When TEDx came to Truro
The brilliant talks from Truro's sell-out, 2017 TEDx Conference are now online. Just in time for some serious Christmas binging.
Back in October I had the most brilliant day out at the Truro TEDx conference – but I thought I’d wait to tell you about it until the videos were out. And huzzah – they’ve just been released. Perfect timing for some catch-up Christmas viewing.
Now unless you’ve been hiding under a rock for the past few years, you’ve probably watched a TED talk or two. “What’s your favourite TED talk?” is a frequent dinner party convo rounds ours.
If you’ve yet to discover TED, let me initiate you. But this comes with a warning, TED talks are highly addictive and it’s insanely easy to lose an hour you don’t have getting lost in the rabbit warren of videos you JUST. HAVE. TO. WATCH.
TED, whose tag line is ‘ideas worth spreading’, launched as a conference in the USA in 1984 but really it hit its stride in recent years, with TEDx events (like the one in Truro) happening all over the world, talks in 100+ languages and millions of viewers watching and sharing videos online every day. The conference in Truro is only in its second year but welcomed a sold-out audience of 300 back in October. The theme was ‘Beyond Barriers’ and talks covered topics from turtle conservation and robotics, to period poverty and dyslexia.
Mandy Reynolds, TEDxTruro curator and co-licensee said: “Our speakers each have an important story to share; from cutting edge research, to the most thought provoking personal experiences. All of our speakers lived up to the TED and TEDx promise of giving the ‘talk of their lives’. I’m excited for their stories to reach an even bigger audience now they are online.”
I was wowed, moved and tickled (no not literally!) by each of the speakers this year but the ones that particularly stood out looking back were…
Award-winning blogger and super mum Hayley Goleniowska, who gave a tear-jerking, no-holes-barred account of the birth of her daughter Natty and how society’s attitudes to Down’s syndrome affected her. Not a dry eye! Have a read of Hayley’s blog, Downs Side Up.
Will Coleman, the creator of the award-winning Man Engine, the giant mechanical puppet, which will tour Cornwall again next year talked with raw honesty about what the project cost him personally, both financially and in terms of his mental health. Such an amazing feat – get out and see it next year!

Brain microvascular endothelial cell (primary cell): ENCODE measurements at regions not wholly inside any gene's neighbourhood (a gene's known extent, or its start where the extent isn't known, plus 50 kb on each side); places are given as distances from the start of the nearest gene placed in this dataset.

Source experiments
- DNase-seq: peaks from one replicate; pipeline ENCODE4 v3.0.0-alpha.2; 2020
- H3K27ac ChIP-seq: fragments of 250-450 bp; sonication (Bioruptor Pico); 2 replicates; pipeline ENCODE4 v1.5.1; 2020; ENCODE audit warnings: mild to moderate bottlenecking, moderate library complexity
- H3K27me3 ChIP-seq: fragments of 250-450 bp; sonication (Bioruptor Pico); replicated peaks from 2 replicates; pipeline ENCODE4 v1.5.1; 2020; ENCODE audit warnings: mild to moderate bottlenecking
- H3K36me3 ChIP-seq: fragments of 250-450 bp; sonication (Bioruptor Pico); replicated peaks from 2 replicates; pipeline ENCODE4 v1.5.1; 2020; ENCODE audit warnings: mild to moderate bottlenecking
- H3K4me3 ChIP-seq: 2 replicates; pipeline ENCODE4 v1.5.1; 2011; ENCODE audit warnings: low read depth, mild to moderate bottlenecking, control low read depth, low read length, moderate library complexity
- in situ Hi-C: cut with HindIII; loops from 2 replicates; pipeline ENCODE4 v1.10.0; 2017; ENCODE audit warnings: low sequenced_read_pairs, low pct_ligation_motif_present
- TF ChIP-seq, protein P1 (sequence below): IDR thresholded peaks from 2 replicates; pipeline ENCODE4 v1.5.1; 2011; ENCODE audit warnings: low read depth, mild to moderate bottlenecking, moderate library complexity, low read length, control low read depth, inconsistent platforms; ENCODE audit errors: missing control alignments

Susie Green the CEO of Mermaids, a charity that supports transgender children and young people and their families, shared the moving story of her daughter Jackie’s transition, highlighting the shocking rates of self harm and suicide among the transgender community.
Shawn Brown, who talked about dyslexia, different ways of learning and creativity in kids. An inventor and winner of the UK’s young engineer of the year, Shawn’s dyslexia affects his memory and meant he struggled with exams. Shawn’s talk urged educators to embrace neuro-diversity, so that we don’t miss out on the next generation of inventors and innovators. Check out his brilliant YouTube channel Kids Invent Stuff.
And finally we were all blown away by the young speakers (both from Truro School). Fifteen-year-old Bimini Love talked about the issue of period poverty, explaining why she started her charity Street Cramps earlier this year, to help homeless women in Cornwall by providing them with sanitary products. While thirteen year old Max Caddis, who has dyslexia, created a fantastic video about his experiences of learning, which was shown on the day.
I think there were thirteen talks in all, with a few videos from ‘big TED’ and a haunting performance from local folk singer Kezia Barr, punctuated by tea breaks and lunch (included in the ticket price). I went by myself and naturally got chatting to the people sitting around me, but lots of people seemed to have come with friends, partners or colleagues. I would highly recommend booking tickets for next year’s conference – it’s such an inspiring way to spend the day, getting out of your normal routine to listen and reflect.
All photography by Verity Westcott